As for how the product helps him, one serviceman says he tosses one of these units into a pool and stops by to pick it up later, letting it clean the vessel while he works on the next one. He says it's become a "second pair of hands."

Faster Companies

Technical advancement has not been limited to products for sale or use at the client's pool. New tools of business have made operators more productive, and therefore more profitable.

Software that helps manage billing, inventory and routing has made a huge difference at the bottom lines of service companies, as owners are now spending less time hassling with paperwork and plotting truck circuits and more time satisfying customers.

GPS tracking equipment was another clear winner with service companies that own fleets of vehicles, as it tends to keep employees on task and more productive during the work day. There's a bit of tension between management and employees when such equipment is installed, as employees feel their workday is under scrutiny, but the survey results indicate a belief that such measures boost productivity.

These developments and the continued economic strength of the service sector, along with the fact that a pool care business is a relatively easy start-up, have drawn more people into the business and increased competition for a limited number of clients.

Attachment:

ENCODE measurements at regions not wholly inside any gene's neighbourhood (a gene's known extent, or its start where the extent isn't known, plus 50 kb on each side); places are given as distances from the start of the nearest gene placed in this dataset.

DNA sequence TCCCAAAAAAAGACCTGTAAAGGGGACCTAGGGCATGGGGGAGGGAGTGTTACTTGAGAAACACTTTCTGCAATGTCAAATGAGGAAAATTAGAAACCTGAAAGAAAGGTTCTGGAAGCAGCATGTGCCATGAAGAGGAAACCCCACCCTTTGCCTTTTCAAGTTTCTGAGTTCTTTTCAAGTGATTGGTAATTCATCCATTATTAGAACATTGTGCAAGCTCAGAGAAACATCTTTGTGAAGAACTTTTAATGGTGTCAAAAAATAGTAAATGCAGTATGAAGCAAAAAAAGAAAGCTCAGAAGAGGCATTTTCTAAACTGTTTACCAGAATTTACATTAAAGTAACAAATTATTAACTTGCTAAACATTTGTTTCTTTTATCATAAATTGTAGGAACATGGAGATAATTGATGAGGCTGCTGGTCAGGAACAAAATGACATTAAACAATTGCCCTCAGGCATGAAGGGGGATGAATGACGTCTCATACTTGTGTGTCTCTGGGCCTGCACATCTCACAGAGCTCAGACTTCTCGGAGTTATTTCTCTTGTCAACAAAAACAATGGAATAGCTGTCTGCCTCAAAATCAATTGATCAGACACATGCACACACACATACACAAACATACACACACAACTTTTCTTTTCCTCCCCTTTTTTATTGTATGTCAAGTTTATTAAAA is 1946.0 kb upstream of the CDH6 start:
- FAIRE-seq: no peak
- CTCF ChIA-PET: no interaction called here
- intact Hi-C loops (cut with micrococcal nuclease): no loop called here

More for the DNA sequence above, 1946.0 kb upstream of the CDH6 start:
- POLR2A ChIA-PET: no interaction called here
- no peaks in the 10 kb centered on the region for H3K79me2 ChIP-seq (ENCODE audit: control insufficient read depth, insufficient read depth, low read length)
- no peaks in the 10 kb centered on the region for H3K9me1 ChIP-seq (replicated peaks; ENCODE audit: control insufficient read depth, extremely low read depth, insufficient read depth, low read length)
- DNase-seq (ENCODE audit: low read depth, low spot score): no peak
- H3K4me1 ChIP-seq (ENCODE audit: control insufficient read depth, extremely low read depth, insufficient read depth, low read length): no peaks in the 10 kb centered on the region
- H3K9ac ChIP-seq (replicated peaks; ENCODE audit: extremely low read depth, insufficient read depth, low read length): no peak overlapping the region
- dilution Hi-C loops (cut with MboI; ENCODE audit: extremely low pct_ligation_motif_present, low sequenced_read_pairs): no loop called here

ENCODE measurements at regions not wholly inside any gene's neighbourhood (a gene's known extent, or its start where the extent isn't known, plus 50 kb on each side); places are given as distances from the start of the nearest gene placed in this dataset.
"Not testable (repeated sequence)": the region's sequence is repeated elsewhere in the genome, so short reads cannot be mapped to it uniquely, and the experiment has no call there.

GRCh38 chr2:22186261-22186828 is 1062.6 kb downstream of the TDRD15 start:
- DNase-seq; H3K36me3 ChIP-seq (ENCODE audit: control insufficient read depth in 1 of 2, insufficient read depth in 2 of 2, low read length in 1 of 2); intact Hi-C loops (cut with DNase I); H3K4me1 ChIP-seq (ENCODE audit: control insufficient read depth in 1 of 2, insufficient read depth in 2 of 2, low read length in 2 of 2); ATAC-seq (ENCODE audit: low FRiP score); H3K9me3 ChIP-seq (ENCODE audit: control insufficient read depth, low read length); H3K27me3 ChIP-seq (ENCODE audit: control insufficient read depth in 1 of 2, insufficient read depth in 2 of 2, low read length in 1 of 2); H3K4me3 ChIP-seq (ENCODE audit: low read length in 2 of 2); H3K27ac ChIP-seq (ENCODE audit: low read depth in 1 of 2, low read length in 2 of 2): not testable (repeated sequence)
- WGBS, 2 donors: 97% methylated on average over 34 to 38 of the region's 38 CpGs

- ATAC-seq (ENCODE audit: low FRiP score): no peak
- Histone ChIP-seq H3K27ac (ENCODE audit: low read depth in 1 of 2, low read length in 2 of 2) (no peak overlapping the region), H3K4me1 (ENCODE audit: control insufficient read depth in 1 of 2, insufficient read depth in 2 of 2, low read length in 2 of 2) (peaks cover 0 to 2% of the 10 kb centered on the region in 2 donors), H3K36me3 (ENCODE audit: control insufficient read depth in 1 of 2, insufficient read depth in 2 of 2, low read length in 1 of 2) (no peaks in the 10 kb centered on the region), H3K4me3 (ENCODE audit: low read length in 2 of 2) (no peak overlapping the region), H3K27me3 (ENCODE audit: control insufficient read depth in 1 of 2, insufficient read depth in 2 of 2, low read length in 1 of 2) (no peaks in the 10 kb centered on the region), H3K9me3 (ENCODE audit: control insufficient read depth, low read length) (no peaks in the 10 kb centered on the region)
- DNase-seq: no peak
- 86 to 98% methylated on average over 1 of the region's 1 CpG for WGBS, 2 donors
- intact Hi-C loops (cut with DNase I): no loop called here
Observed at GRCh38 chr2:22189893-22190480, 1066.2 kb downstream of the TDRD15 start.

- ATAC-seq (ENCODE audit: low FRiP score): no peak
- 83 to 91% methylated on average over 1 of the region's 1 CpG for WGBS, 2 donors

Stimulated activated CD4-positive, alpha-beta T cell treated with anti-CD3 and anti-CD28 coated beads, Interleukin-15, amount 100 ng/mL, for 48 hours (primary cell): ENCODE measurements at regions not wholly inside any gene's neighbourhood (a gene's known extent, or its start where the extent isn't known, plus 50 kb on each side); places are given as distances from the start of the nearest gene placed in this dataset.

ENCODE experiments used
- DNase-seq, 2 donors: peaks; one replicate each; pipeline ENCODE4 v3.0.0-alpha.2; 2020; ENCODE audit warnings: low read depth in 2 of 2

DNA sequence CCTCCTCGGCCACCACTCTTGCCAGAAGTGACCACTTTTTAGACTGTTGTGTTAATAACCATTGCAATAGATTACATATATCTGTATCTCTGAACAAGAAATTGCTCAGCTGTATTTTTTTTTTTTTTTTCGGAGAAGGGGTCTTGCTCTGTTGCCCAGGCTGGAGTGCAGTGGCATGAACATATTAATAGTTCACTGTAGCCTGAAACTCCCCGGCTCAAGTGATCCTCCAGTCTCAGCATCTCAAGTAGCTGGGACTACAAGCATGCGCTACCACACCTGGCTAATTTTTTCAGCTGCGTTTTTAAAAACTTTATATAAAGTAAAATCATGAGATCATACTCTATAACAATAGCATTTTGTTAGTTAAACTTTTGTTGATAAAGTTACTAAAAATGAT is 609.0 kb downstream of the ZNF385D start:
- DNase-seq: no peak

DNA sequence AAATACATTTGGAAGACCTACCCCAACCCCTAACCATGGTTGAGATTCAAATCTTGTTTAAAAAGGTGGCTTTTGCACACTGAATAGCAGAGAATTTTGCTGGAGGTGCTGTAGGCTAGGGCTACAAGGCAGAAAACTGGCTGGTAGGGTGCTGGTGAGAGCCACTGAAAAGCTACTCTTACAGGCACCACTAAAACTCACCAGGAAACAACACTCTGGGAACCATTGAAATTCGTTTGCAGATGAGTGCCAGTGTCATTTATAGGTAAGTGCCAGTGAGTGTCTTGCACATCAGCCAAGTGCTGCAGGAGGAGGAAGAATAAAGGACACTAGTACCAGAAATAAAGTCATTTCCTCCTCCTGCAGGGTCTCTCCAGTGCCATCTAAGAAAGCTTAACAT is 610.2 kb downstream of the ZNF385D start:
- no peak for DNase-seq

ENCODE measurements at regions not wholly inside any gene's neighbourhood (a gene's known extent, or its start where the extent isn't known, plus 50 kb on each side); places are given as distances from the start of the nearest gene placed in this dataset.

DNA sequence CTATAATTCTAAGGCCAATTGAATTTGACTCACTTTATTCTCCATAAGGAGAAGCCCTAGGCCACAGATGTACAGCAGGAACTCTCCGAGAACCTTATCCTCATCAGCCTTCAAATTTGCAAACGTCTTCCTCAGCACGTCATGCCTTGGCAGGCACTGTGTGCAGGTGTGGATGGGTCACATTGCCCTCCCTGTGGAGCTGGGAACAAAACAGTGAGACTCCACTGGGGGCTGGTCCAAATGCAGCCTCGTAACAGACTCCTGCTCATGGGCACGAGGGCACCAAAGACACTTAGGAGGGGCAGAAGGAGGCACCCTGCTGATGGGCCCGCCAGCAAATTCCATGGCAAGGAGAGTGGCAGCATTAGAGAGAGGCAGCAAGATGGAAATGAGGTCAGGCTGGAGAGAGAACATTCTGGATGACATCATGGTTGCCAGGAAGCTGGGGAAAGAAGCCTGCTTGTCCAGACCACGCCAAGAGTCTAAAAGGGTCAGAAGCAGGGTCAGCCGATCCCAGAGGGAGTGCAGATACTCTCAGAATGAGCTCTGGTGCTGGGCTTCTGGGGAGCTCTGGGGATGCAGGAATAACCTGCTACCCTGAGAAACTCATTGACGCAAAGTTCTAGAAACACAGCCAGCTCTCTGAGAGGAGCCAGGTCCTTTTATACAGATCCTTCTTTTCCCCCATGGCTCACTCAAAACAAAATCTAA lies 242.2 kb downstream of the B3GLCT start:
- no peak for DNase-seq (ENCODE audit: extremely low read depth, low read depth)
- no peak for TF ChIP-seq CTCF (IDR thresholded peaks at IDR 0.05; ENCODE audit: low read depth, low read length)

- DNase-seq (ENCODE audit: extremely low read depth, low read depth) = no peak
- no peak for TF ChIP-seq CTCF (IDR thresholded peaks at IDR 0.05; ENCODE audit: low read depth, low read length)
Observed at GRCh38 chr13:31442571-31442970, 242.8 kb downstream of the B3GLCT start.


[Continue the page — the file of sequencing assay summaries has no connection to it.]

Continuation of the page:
This inevitably puts some downward pressure on fees, as the best way for a new business to break into a market is to try to undercut existing providers and thereby take their clients.

A good number of the respondents in the survey felt that many of these new startups offer poor service, which ends up hurting the industry as a whole. References to "fly-by-night operators" and "one-truck wonders" were common.

Competing with cut-rate providers is a challenge for any established company. One respondent spoke for many when he said, "Many customers don't understand why the educated and well-developed service companies charge a premium rate."